Skin Patch Shows Promise for Children with Milk-Induced Eosinophilic Esophagitis

Nearly Half of Patients Saw Improvements in Their Symptoms


  • newswise-fullscreen Skin Patch Shows Promise for Children with Milk-Induced Eosinophilic Esophagitis

    Credit: Children's Hospital of Philadelphia

    Jonathan Spergel, MD, PhD, is chief of the Allergy Program at Children's Hospital of Philadelphia

 

Nearly Half of Patients Saw Improvements in Their Symptoms 

Newswise — Philadelphia, May 22, 2019 – A new study from Children’s Hospital of Philadelphia (CHOP) finds that a skin patch may be useful in treating children with a painful, chronic condition called eosinophilic esophagitis (EoE) triggered by milk. Among 20 children with EoE who wore Viaskin Milk – a skin patch measuring just over an inch long containing trace amounts of milk protein – nine (47%) saw an improvement in their symptoms and normalization of their biopsies after 11 months. This is the first study to examine how this treatment, called epicutaneous immunotherapy, may help children with milk-induced EoE. 

The findings were published online this month in the journal Clinical Gastroenterology and Hepatology

The pilot study followed 20 children aged 4 to 17 with EoE. The patients followed a milk-free diet for nine months, then re-introduced milk into their diet for the next two months. After 11 months, almost half of those wearing the Viaskin Milk patch had fewer EoE symptoms, including less inflammation when they underwent an endoscopy compared to none in the placebo group. 

“This study shows great promise for an immunotherapy that aims to desensitize children to milk,” said study leader Jonathan Spergel, MD, PhD, Chief of the Allergy Program at CHOP. “Our next step would be to launch a much larger study to confirm our results. Currently, there’s no cure for EoE, so this would be the first strategy to treat the underlying cause of the disease.”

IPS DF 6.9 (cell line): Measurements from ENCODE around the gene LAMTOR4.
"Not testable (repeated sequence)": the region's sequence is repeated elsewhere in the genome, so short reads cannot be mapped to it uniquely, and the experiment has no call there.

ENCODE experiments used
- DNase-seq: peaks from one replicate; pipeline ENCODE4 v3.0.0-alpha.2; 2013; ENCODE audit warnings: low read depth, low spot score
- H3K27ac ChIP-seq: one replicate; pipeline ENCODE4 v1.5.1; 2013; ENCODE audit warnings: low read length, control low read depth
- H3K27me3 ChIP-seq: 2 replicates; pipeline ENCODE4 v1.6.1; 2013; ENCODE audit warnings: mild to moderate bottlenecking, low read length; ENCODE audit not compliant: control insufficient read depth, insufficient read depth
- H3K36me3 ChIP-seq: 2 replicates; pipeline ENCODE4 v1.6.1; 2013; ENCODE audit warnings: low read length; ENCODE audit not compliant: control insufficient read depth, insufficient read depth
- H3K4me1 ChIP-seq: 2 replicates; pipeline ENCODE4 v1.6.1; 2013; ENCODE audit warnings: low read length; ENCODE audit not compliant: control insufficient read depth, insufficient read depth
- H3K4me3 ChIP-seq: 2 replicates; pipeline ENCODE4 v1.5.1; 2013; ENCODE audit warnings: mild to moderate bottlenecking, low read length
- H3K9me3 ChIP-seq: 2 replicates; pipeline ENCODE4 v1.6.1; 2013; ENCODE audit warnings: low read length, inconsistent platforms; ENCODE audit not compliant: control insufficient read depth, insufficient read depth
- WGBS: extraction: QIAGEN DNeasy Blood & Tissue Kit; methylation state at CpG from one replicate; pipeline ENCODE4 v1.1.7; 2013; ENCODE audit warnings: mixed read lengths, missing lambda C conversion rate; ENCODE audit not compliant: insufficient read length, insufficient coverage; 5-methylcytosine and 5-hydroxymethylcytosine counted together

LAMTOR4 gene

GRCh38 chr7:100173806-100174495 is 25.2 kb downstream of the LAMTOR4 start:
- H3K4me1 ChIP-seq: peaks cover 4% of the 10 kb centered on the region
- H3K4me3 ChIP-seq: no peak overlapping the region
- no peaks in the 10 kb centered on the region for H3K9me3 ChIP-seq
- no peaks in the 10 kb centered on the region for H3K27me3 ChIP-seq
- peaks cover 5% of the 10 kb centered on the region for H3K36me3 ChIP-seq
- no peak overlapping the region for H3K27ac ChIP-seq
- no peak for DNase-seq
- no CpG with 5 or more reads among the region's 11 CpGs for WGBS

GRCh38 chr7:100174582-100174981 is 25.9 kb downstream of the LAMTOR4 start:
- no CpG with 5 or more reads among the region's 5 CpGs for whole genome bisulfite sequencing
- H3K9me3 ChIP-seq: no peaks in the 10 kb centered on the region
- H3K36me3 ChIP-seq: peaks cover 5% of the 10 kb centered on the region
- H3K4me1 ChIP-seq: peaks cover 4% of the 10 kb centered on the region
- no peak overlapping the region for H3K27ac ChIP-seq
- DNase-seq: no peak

EoE is a food-based disease that causes redness, swelling and itching in the esophagus when a patient eats a food that triggers their reaction. Traditional allergy testing is not helpful. Patients may experience nausea, vomiting, or a burning sensation in the throat. If left untreated, the esophagus may narrow due to scarring. Currently, the only ways to manage EoE is to treat the symptoms with off-label topical steroids which may cause growth retardation, or to follow a restrictive diet which may be difficult for patients to follow. Children with EoE often have other allergic disorders like asthma, seasonal allergies or eczema. 

Disclosure of Related Financial Interest: Jonathan M. Spergel, MD, PhD, Antonella Cianferoni, MD, PhD, Megan O. Lewis, MSN, RN, CPNP, and Terri Brown-Whitehorn, MD, have consulting agreements and clinical trial grants with DBV Technologies. Jonathan M. Spergel, MD, PhD, has stock equity with DBV Technologies. 

The study sponsor (DBV Technologies) had no role in analysis or interpretation of data. They provided the Viaskin Milk Patch. Final study design was done by Jonathan M. Spergel and Antonella Cianferoni. 

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About Children’s Hospital of Philadelphia: Children’s Hospital of Philadelphia was founded in 1855 as the nation’s first pediatric hospital. Through its long-standing commitment to providing exceptional patient care, training new generations of pediatric healthcare professionals, and pioneering major research initiatives, Children’s Hospital has fostered many discoveries that have benefited children worldwide. Its pediatric research program is among the largest in the country. In addition, its unique family-centered care and public service programs have brought the 564-bed hospital recognition as a leading advocate for children and adolescents. For more information, visit http://www.chop.edu

 

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